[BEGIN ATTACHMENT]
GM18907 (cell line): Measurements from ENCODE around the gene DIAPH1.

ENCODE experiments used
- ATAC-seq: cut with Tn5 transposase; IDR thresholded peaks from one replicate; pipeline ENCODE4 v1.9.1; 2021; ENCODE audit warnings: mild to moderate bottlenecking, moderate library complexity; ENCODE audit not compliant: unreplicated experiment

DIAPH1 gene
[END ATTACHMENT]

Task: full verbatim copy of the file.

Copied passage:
GM18907 (cell line): Measurements from ENCODE around the gene DIAPH1.

ENCODE experiments used
- ATAC-seq: cut with Tn5 transposase; IDR thresholded peaks from one replicate; pipeline ENCODE4 v1.9.1; 2021; ENCODE audit warnings: mild to moderate bottlenecking, moderate library complexity; ENCODE audit not compliant: unreplicated experiment

DIAPH1 gene